Council hears somber financials

Published on Thu, Mar 14, 2002
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Council hears somber financials

Despite a year of cuts and belt-tightening, Blaine still is paying out more than it’s taking in. “Our beginning fund balance for 2002 has declined by $200,000 compared to 2001,” said city finance director Meredith Riley in a somber year-end financial report at the March 11 city council meeting. “General fund revenues are not keeping up with expenditures.”

Property taxes inched up in 2001 because of back taxes coming in and traffic and criminal fines went up 50 percent due to more officers on the street and more aggressive collection. “Sales tax is another story,” Riley said. Of the $674,000 budgeted for sales tax revenues in 2001, the city only collected $607,000, down nearly n80 percent from 2000. “It was down throughout the year,” Riley said, explaining that the lull appeared to be unrelated to events of September 11. Gas tax was also down and hotel/motel taxes in the fall dropped 28 percent below the previous year. “September 11 certainly affected the hotel/motel tax,” Riley said.

Riley said all city departments did a good job of managing expenses. “No one went over budget,” she said. Actual expenditures for the general fund were 2.5 percent below budgeted amounts. “It’s always good to hear we’re under budget,” said council member Bonnie Onyon. “What’s not good is revenues aren’t keeping up.”



At their March 11 meeting city council unanimously rejected Café International owner Art Lawrenson’s request to do away with a $200 flat annual tax on cardrooms. Lawrenson runs the only card room in Blaine. Blaine adopted a three percent gambling tax on pulltabs, two percent on bingo and the card room flat fee in 1981. The pulltab tax was decreased in 1996 and 1998, then eliminated in 1999.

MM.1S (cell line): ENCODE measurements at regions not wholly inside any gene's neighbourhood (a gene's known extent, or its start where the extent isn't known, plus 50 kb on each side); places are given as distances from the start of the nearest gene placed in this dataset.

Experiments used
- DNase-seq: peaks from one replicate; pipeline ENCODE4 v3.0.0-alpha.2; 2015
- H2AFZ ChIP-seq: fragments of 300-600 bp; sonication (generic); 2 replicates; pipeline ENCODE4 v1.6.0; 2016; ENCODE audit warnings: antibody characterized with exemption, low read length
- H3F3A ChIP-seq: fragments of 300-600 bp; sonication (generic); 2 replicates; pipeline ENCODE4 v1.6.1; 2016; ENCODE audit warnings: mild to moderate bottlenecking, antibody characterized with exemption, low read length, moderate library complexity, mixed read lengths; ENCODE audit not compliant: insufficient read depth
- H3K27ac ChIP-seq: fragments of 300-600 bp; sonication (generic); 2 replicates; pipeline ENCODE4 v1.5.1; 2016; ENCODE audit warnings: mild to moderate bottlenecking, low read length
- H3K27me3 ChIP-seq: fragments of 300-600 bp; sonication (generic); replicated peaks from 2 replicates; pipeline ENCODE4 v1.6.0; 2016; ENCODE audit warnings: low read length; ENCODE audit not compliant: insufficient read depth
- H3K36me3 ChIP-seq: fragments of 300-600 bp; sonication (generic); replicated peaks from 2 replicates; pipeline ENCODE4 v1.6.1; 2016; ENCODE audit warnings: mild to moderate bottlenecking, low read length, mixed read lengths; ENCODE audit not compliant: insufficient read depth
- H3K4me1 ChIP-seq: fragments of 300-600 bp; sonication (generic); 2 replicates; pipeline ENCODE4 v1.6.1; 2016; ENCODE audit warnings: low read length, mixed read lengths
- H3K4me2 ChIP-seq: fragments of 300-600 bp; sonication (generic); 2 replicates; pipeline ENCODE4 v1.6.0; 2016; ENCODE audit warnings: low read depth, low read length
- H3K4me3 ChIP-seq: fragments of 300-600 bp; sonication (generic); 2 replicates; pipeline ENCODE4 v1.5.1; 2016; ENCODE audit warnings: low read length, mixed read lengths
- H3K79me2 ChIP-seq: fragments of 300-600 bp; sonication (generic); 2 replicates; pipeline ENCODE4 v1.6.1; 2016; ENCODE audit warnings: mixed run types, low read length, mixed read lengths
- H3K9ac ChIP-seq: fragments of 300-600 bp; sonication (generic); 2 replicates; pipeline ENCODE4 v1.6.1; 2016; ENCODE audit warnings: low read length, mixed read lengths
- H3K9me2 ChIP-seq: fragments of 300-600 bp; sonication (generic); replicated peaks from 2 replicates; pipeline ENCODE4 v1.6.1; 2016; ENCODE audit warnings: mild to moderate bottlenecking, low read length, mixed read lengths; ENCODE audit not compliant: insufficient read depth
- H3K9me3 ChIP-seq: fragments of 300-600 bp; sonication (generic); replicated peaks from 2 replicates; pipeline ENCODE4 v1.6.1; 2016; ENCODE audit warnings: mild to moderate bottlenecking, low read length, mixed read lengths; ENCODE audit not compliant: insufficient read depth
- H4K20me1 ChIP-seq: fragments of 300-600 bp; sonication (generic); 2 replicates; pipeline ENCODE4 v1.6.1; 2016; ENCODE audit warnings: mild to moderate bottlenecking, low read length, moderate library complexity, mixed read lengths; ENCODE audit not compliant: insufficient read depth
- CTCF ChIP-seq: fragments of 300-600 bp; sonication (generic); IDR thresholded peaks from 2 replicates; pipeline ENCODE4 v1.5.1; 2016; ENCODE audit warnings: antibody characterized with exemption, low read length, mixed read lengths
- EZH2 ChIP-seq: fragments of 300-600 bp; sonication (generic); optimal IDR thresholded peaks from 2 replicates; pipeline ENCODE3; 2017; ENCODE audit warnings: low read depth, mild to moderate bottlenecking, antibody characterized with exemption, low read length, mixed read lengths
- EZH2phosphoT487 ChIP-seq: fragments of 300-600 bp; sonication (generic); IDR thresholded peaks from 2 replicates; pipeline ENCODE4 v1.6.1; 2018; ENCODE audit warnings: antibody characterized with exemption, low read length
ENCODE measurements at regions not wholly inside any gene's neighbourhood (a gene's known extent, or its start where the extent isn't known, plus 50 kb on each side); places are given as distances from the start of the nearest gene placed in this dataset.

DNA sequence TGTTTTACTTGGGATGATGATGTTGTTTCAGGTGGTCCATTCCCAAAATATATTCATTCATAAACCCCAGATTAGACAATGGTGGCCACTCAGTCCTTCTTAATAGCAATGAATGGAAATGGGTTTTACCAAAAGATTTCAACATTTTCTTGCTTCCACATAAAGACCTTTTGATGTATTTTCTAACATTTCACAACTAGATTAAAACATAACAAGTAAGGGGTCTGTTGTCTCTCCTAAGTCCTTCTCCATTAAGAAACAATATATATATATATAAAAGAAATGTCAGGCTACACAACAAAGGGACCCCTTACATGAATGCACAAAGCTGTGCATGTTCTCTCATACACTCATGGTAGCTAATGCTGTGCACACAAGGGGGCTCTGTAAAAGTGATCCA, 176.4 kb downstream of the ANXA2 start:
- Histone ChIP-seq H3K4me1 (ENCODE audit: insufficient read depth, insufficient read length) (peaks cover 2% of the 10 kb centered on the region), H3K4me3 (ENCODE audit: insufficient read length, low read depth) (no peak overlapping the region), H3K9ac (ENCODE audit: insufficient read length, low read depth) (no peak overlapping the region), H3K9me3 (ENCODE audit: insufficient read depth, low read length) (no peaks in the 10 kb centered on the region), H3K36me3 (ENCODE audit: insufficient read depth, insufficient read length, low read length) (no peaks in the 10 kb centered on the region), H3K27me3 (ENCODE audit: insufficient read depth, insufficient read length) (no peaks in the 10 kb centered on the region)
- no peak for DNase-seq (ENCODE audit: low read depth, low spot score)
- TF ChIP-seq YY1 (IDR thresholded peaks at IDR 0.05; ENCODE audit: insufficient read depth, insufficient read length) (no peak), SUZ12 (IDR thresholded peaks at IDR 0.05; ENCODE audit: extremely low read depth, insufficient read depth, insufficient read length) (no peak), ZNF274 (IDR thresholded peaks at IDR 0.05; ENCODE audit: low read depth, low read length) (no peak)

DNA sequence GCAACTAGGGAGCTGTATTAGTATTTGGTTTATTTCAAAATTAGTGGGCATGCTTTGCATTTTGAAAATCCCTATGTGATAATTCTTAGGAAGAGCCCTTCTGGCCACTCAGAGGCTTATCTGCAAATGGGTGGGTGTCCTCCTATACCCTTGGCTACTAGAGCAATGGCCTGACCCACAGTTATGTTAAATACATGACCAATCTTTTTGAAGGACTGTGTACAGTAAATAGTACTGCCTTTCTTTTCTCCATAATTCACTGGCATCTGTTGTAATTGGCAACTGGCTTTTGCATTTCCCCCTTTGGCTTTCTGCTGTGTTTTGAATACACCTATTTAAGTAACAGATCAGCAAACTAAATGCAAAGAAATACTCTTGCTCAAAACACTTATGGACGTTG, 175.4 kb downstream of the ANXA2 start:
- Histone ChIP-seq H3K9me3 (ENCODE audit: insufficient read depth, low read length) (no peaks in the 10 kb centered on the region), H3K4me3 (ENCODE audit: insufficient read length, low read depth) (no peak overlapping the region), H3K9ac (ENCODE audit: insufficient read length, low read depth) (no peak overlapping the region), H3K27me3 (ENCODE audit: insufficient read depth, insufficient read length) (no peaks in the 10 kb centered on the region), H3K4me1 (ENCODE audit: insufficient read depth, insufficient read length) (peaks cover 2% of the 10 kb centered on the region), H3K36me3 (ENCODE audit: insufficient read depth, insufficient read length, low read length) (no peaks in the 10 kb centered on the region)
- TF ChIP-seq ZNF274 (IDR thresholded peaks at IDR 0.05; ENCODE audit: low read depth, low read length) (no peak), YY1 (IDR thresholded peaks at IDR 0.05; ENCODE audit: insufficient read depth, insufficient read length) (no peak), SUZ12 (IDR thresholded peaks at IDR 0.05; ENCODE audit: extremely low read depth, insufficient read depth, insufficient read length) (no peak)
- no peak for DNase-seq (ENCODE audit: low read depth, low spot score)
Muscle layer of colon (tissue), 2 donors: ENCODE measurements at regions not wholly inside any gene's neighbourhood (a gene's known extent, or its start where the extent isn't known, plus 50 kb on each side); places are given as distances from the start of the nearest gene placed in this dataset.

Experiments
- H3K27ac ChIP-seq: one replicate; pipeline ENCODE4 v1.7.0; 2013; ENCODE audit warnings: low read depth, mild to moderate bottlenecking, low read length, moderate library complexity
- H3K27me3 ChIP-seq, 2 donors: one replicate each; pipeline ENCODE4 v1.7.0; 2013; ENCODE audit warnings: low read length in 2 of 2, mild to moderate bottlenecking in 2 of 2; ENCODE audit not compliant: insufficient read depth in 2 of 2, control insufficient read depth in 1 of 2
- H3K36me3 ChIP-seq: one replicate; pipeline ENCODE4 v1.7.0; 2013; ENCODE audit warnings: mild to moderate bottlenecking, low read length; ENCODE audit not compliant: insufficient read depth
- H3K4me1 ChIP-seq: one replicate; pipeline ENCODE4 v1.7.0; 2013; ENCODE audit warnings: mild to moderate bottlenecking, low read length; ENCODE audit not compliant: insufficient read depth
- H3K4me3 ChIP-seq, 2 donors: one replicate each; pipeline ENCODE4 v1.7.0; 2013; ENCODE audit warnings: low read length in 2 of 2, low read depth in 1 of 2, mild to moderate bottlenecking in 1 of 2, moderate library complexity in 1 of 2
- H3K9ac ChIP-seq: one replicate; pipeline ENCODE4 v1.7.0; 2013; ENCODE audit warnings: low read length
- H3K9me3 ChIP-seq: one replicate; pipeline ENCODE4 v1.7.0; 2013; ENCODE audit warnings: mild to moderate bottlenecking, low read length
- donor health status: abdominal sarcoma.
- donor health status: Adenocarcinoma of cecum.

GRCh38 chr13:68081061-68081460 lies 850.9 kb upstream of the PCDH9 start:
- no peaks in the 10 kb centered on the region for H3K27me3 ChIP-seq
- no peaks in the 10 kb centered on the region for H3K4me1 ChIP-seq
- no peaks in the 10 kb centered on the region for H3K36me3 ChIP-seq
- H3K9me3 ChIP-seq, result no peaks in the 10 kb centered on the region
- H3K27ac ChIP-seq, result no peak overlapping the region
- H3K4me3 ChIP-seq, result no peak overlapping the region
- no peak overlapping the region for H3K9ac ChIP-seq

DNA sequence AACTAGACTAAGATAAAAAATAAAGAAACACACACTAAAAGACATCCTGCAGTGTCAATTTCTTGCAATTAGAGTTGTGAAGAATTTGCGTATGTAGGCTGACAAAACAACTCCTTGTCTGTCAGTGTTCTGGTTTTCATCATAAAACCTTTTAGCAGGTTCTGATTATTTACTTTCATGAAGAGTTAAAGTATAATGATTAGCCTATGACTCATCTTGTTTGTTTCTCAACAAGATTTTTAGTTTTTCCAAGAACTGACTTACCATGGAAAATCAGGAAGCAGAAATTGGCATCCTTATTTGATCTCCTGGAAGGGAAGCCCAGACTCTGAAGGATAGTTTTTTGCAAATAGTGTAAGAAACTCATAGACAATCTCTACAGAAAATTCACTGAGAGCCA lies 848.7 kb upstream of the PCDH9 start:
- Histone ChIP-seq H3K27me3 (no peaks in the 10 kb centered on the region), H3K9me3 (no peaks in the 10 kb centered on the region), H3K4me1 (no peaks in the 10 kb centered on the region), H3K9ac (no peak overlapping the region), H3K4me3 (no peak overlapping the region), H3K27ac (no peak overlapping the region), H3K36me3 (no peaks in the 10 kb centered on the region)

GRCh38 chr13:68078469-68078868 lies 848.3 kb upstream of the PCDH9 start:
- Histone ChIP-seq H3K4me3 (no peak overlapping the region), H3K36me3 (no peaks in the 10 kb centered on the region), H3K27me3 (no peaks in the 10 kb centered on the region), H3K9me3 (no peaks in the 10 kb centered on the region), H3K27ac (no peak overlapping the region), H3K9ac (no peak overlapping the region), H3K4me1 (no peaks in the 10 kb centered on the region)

“State laws allow the city to collect up to 20 percent of gross revenues from card rooms. A considerable amount of revenue could be generated by the city if a tax on receipts were in place,” city manager Gary Tomsic said. “The gambling businesses recently came to you and asked to have their business licenses reduced. They went from $500 to $75. I think the city’s been very fair to these businesses.”

Council members unanimously agreed to leave the card room tax in place. “I think if anything we’ll go up, not down,” said mayor Dieter Schugt. “Over the course of the year we’ll have to look at other things as sources of revenue.”



Blaine city council approved a zoning change to allow fire stations in rural zones of the city, paving the way for the city’s new fire station to be built on the east side of Odell Road. The site is the top pick of a committee planning the new fire station, presented to council at a special meeting March 4. Captain Jim Rutherford of the Blaine fire department said it was ideally situated for Blaine volunteers to get there and get out to calls quickly.

The 1.2 acre site at 9408 Odell is the smallest the committee looked at but Rutherford said it would accommodate the planned station. “We’ll be a little tight but we don’t need five acres either,” he said. “Initially when we looked for 2.5 acres we were looking at the possibility of the new station being the headquarters for North Whatcom Fire and Rescue Services (NWFRS). That’s changed. This will be a station to serve Blaine.”

Council member Ken Ely was concerned the site was too small to accommodate growth. “We think this building will outlast the 20-year period covered by the bond,” Rutherford said. Blaine voters approved a $1.6 million revenue bond to build the station on land purchased by NWFRS. Should the city and the fire service agree to an annexation, the station would become officially part of NWFRS. A study session on the annexation question is scheduled for March 18, 5:15 p.m. at city hall...
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